winter house plants - amaryllis

It's hard to think of paperwhite narcissus and even amaryllis as true houseplants.We enjoy them in the winter for their absolute ease of growing and the fact that they add glorious color and in the case of paperwhites, sweet perfume, to our homes.

Absolute ease of growing....well, maybe. Some folks are stumped by amaryllis, so let's review that. First they are sold more or less 'prepackaged'.... in a spiffy, eye-catching box with "everything you need" which is the bulb and a pot and either a bag of potting mix (mostly peat) or a pellet of potting material that one must rehydrate. Often the pot has no drainage hole. We need to fix all of this.

First make a hole in the pot. Depending on how firm the plastic is you can 1. either make several holes with the point of a knife or 2. heat a large nail over a flame (by holding the knife in a pair of pliars and holding the pliars with a hotpad) or 3. using an electric drill to make the holes. Whatever you do, make the holes from the inside of the pot so that the base of the pot is supported as you make the holes.

If you got a bag of 'soil' dump it into a container and add water and work it with your hands so it is well and thoroughly moistened. 

The amaryllis bulb will want to be situated like this: the tip of the bulb should rise above the pot just an inch or so. The potting soil only wants to cover the bottom  HALF of the bulb. 

Add the potting mix to the empty pot checking from time to time to make sure that the bulb is well seated in the mix, the potting mix comes only halfway up the bulb, and the tip of the bulb is about an inch above the rim of the pot.

Now, put it in a sunny location and growth should begin almost at once. Turn the pot daily because the bloom stems love to reach for the sun. You may have to support the bloom stem if it becomes heavy. Leaf blades will appear and soon the plant will flower.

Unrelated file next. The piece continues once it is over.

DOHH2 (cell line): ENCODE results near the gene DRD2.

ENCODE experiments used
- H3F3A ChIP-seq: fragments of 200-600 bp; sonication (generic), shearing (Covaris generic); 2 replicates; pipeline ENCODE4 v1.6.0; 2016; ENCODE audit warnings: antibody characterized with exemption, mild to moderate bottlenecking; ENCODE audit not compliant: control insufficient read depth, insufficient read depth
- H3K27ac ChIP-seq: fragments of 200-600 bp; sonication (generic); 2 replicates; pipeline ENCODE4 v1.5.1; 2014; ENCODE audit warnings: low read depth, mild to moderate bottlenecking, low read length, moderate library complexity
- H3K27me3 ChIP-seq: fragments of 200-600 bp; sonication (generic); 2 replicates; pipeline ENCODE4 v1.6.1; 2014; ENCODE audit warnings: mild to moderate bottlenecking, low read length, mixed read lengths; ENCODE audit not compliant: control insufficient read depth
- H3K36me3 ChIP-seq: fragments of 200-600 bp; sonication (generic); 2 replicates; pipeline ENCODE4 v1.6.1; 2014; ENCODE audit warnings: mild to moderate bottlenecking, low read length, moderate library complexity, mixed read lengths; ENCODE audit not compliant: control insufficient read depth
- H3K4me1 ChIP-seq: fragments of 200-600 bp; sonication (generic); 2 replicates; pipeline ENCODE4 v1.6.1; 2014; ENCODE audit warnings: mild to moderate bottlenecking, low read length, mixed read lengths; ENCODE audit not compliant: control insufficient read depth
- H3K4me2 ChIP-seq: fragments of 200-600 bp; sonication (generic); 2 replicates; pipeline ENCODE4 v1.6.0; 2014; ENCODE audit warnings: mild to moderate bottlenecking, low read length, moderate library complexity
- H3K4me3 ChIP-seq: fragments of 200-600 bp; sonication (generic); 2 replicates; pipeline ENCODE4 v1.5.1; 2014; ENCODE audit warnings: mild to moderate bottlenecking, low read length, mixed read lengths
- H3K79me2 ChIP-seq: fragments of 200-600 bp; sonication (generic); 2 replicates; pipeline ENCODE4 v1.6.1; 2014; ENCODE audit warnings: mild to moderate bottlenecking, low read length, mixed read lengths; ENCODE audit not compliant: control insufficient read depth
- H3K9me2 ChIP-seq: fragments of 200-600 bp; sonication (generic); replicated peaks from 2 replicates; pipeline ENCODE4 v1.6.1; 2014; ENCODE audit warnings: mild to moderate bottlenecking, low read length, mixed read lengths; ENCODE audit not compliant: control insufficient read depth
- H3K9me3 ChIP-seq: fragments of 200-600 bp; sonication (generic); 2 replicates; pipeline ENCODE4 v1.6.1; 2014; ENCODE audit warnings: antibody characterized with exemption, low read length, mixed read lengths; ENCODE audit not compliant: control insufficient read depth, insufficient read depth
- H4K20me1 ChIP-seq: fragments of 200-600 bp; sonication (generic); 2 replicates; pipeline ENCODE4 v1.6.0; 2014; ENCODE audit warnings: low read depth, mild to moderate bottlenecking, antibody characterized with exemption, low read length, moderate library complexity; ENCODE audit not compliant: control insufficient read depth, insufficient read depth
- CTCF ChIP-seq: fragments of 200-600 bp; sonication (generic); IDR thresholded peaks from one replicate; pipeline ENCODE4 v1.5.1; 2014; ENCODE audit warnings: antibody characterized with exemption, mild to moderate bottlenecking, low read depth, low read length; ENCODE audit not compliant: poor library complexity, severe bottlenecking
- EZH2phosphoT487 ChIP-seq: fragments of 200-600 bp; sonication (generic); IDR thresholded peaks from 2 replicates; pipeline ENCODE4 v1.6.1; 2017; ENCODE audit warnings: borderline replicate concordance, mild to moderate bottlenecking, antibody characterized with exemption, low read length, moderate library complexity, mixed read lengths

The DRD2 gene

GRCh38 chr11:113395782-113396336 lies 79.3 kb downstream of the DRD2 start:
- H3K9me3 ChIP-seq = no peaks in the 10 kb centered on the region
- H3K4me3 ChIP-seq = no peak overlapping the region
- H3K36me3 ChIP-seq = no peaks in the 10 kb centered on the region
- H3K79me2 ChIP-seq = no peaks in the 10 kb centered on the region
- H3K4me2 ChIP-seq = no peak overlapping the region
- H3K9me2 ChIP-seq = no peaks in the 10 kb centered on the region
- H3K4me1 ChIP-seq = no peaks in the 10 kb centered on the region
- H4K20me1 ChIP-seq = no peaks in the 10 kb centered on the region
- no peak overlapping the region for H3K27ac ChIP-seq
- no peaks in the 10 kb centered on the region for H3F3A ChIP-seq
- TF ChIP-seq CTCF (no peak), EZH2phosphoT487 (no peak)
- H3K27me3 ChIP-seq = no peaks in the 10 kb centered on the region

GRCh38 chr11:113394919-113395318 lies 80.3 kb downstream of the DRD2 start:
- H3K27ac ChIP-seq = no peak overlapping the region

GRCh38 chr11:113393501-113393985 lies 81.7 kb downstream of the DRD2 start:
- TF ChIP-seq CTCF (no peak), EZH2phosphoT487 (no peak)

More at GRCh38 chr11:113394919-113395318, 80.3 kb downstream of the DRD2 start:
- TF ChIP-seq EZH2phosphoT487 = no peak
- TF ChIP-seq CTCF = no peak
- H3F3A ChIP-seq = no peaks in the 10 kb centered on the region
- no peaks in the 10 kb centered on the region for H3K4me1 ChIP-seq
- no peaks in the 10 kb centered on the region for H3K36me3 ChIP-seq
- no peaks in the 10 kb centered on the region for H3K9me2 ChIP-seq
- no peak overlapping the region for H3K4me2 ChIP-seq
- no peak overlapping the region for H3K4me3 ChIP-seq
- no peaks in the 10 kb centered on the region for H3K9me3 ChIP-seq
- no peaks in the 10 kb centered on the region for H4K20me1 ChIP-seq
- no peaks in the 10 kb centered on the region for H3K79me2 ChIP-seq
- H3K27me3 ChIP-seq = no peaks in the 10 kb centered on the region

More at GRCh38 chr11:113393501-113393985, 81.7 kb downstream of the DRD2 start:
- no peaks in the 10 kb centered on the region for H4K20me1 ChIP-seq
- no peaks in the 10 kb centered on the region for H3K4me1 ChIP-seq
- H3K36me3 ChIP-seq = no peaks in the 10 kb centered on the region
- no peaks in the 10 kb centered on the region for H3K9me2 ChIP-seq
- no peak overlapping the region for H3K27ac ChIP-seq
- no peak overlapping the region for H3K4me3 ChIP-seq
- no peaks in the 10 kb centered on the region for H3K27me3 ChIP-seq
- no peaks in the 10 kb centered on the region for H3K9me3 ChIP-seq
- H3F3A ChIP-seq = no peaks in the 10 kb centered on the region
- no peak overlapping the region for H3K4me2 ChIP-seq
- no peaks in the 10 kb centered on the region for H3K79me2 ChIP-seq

Enjoy it greatly. After all the buds have bloomed and faded, cut the bloom stem back to 1 inch or so. Continue to water the plant (in the sink, let the water drain from the pot) regularly (more or less once a week.)

No need to fertilize. Enjoy the foliage until you are done with it. Take the pot with the plant inside it to a cool, dark room or the basement or garage (if it won't freeze) and water less often and in less amount. Come spring, move the pot with the plant intact to an area that is protected and shady. That can be a porch, a potting shed or under shrubs. Gently remove about 1/3 of the potting mix (with a spoon) and replace that with new mix.

Let it rest over the summer, protecting it from great heat or exposure to the sun.  You may get another bloom. Some of the leaves may die - all leaves may dry up. In August start watering again on a regular schedule, bring them in when the nights get cool, keep watering, and the cycle should repeat.


Drowning In Tomatoes? Try Something Different This Year.


If you’re a home gardener about to drowned in tomatoes rolling in off the vines and demanding to be consumed before they go bad, hang on. Here comes a life preserver.

I chop up a small bowlful of fresh very ripe tomatoes, add chopped red onion or scallions, minced garlic, chopped fresh basil, and extra-virgin olive oil.  I sometimes add Kalamata olives. I make this dish in the morning and let it set on the kitchen table all day. By evening meal time, the flavors have melded nicely, and I serve it over hot cooked spaghetti noodles and top it with fresh grated parmesan for an easy meal on a hot summer day.

other such survival gardening from Off the Grid News